Documentary depicts churches' role at center of civil rights movement

FORT WORTH, Texas (BP)--The American civil rights movement might have been played out on the buses, streets and lunch counters of the South -- but it was in the African American churches where participants found the spiritual strength for their task.

That simple premise, often acknowledged but rarely explored in depth, is the basis for a new historical documentary produced by the Southern Baptist North American Mission Board's FamilyNet subsidiary for broadcast on affiliate stations of the ABC television network.

"We Shall Not Be Moved" follows the movement through three pivotal cities in Alabama -- Montgomery, Birmingham and Selma -- from the perspective of churches on the front lines of the struggle. Those interviewed for the project include both lesser-known participants and national leaders, including Fred Shuttlesworth, Andrew Young, Benjamin Hooks and John Lewis.

"Here's a huge historical event, but the tremendous role of the church rarely gets reported," said Bernie Hargis, producer and director of the documentary. "Everybody that we interviewed is saying the church is the movement. If it hadn't been for the church there would be no movement."

The one-hour documentary, produced by FamilyNet in conjunction with the Interfaith Broadcast Commission, is being distributed this month to ABC affiliates for broadcast at their discretion through mid-December. Because of the depth of content, a two-hour version featuring materials from other key cities in the civil rights movement is being prepared for prime-time airing on the Hallmark Channel early next year.

Hargis said the documentary actually grew out of a project examining the country's historic churches. But producers quickly realized the churches associated with the civil rights movement warranted a focus of their own.

The story begins in Montgomery, with the call of Martin Luther King Jr. as pastor of the historic Dexter Avenue Baptist Church. A Boston University graduate considered by many to be worthy of a more prestigious pulpit, King saw the pastorate as an opportunity to grow and work toward completion of his Ph.D.

The refusal of a young woman named Rosa Parks to move to the back of a bus kicked off the firestorm that brought dramatic changes in both his life and the nation, the documentary recounts.

King was chosen as leader of an organization of pastors and community activists known as the Montgomery Improvement Association, and the boycott they led -- carried out by thousands of people in the pews -- became what one leader called "one of the most powerful single protests that the world has ever seen."

"The civil rights movement, as has been said, is no more than a series of prayer meetings," Michael Thurmond, the current pastor of Dexter Avenue, says in the documentary. "At least in Montgomery, it was no more than a series of prayer meetings and preaching and sermons which inspired people to protest."

In Birmingham, it was the courageous Fred Shuttlesworth, pastor of Bethel Baptist Church, who led weekly meetings in churches throughout the city to prepare the community for to take its stance. It was also in Birmingham that some of the most violent backlash occurred, from the firehoses and nightsticks turned on nonviolent protestors by police to the bombing of Shuttlesworth's own home.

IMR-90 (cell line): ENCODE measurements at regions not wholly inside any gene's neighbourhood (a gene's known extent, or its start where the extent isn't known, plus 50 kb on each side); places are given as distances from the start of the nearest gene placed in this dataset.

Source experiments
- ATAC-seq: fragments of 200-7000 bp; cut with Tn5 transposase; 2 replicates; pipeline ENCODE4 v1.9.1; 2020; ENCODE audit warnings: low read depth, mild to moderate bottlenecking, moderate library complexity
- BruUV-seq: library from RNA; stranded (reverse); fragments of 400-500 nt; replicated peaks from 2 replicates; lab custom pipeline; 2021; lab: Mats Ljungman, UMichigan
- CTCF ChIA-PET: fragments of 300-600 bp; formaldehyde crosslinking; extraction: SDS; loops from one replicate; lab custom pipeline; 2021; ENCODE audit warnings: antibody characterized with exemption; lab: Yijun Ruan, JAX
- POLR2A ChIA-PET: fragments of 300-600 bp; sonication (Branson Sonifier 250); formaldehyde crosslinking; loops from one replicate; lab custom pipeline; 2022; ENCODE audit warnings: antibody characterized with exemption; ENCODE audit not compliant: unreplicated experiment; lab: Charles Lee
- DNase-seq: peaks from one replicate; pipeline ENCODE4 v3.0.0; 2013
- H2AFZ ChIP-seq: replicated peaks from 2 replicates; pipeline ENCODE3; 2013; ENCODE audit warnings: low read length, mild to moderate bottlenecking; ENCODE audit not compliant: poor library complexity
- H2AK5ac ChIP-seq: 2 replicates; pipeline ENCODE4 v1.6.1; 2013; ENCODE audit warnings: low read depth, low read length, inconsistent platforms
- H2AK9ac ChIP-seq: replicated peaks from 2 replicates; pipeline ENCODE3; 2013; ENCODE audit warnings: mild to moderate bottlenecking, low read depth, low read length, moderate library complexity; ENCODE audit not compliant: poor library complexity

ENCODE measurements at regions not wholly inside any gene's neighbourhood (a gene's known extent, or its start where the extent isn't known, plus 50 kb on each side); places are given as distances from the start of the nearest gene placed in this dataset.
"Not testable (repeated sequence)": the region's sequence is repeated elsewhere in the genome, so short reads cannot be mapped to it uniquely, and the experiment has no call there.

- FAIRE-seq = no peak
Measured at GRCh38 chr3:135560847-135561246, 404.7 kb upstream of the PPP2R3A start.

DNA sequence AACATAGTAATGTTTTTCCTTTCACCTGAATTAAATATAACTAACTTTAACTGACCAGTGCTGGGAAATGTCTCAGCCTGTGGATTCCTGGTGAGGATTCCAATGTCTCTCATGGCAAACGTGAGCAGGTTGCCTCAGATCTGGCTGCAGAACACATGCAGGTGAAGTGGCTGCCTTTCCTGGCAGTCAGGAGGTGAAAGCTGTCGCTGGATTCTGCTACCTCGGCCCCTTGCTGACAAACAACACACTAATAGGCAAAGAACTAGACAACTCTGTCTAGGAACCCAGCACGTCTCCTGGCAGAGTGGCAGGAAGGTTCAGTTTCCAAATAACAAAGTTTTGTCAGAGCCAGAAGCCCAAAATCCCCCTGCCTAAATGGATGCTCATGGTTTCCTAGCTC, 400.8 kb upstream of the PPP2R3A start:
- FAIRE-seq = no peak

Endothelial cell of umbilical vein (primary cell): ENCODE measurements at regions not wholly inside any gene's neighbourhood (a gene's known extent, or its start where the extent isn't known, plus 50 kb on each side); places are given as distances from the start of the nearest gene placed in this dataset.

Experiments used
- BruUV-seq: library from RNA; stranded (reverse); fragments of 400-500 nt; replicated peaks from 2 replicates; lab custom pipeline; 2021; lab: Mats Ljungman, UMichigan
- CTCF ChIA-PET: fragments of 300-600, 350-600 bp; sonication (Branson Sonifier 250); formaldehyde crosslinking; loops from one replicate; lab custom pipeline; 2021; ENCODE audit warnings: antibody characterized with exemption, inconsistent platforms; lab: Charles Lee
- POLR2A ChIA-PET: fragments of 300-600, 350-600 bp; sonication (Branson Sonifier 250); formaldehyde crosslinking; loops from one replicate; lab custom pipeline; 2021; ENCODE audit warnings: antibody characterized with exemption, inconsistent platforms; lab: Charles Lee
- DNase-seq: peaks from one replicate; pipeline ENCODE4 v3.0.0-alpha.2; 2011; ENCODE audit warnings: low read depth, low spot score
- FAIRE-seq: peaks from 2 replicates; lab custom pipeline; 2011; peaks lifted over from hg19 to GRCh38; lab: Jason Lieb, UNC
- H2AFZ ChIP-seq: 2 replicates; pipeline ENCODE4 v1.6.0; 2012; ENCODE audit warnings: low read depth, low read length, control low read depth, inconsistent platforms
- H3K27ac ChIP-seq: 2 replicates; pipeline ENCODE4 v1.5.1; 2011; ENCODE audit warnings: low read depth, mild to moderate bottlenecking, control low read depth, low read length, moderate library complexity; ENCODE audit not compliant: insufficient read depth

Sixteenth Street Baptist Church in Birmingham had become a center for the movement because it had one of the city's largest sanctuaries. On Sept. 15, 1963, four girls left Sunday school early to prepare for their part in a youth day service at the church, according to those who were there. A horrific bomb made martyrs of them at 10:22 a.m.

"It might have been one of the things that disgusted many of the good people, white people, who did not support the movement but who suddenly realized that they would rather be on the same side with these little girls in church on Sunday morning than on the racists' that were bombing churches," Andrew Young, former mayor of Atlanta and an early leader in the movement, says in the documentary.

In Selma, it was the right to vote that was at stake -- in a city where only 2.1 percent of the city's black population were even registered to vote. Those who did seek to vote were often subjected to "literacy tests" including such requirements as accurately guessing the number of jelly beans in a jar or reciting sections of the U.S. Constitution, according to one pastor interviewed.

Brown Chapel, a church near downtown Selma, was where the movement took shape, with crowds numbering 1,200-1,500 strong on any given night.

"It was very much like a revival meeting ... with great singing and great oratory, great preaching ... great testimonies," says James Webb, pastor of Ward Chapel A.M.E Church in Selma.

"The mass meetings were always the time to actually be reminded of our Christian responsibility, and the foundation -- the Christian foundation -- around which this movement was built," adds James Reese, pastor of Ebenezer Baptist Church in Selma.

It was Brown Chapel where a march to Montgomery began on March 7, 1965, only to end at the Edmund Pettus Bridge at the edge of the city. Witnesses describe how a small army of state troopers dispersed the crowd in a bloody clash of nightsticks, teargas and trampling by horses. Two weeks later, supporters across the nation joined as thousands of federal troops ensured the safety of marchers and eventual passage of the Voting Rights Act.

"It transformed our country, and we will never ever be the same because of that one act," says John Lewis, now a congressman from Georgia.

For information on local broadcast dates and times, contact your local ABC television affiliate.


(BP) photos posted in the BP Photo Library at http://www.bpnews.net.

Photo titles: NEW DOCUMENTARY, IN BIRMINGHAM and IN SELMA.

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